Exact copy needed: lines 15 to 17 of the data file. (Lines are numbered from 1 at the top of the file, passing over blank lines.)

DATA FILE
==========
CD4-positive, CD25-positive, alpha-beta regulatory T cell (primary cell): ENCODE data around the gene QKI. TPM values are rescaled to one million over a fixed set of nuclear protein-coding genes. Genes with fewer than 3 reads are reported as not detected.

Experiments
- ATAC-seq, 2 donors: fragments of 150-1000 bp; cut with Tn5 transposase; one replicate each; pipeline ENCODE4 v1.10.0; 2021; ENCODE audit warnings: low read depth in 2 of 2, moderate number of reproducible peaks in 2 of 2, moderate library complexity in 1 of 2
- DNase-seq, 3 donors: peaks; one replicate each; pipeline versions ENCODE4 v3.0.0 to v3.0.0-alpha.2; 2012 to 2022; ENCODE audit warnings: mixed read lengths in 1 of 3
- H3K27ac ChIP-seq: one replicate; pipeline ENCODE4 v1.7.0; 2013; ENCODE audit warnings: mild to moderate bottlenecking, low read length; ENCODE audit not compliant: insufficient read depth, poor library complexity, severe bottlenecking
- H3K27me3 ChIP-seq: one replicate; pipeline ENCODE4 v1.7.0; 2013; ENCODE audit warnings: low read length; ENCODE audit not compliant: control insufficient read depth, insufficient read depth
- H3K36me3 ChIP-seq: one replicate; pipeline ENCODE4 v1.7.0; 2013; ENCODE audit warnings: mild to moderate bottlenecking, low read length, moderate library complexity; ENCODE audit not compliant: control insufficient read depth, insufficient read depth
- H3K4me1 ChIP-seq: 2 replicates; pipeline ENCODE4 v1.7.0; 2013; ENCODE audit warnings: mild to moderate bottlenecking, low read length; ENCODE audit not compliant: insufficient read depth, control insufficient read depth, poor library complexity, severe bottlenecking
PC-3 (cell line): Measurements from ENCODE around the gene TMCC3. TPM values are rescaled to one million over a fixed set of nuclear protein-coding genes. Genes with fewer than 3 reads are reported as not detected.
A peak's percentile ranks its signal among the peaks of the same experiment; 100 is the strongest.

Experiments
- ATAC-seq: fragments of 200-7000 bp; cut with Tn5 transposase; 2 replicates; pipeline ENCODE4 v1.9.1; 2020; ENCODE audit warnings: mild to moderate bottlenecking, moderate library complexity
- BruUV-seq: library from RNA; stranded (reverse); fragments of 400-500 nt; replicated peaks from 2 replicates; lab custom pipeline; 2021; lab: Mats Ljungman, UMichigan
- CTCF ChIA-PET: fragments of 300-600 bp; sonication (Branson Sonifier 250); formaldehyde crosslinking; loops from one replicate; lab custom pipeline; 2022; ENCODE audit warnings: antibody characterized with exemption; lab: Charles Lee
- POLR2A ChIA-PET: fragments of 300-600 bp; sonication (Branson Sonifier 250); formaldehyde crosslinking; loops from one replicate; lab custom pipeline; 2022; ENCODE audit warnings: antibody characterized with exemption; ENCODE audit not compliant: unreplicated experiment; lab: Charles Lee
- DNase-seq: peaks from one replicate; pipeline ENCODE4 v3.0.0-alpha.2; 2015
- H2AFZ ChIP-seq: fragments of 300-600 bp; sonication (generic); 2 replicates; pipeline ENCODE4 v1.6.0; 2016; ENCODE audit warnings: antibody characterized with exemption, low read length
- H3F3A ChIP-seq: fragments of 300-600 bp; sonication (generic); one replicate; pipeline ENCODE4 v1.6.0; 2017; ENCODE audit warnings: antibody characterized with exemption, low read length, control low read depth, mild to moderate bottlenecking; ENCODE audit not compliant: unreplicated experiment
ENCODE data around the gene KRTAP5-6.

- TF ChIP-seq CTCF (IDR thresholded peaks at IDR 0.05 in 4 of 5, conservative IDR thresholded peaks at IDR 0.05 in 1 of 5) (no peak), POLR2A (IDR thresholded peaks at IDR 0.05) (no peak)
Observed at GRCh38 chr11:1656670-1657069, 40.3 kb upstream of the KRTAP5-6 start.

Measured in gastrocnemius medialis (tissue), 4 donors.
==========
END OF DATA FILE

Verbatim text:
- POLR2A ChIA-PET: fragments of 300-600 bp; sonication (Branson Sonifier 250); formaldehyde crosslinking; loops from one replicate; lab custom pipeline; 2022; ENCODE audit warnings: antibody characterized with exemption; ENCODE audit not compliant: unreplicated experiment; lab: Charles Lee
- DNase-seq: peaks from one replicate; pipeline ENCODE4 v3.0.0-alpha.2; 2015
- H2AFZ ChIP-seq: fragments of 300-600 bp; sonication (generic); 2 replicates; pipeline ENCODE4 v1.6.0; 2016; ENCODE audit warnings: antibody characterized with exemption, low read length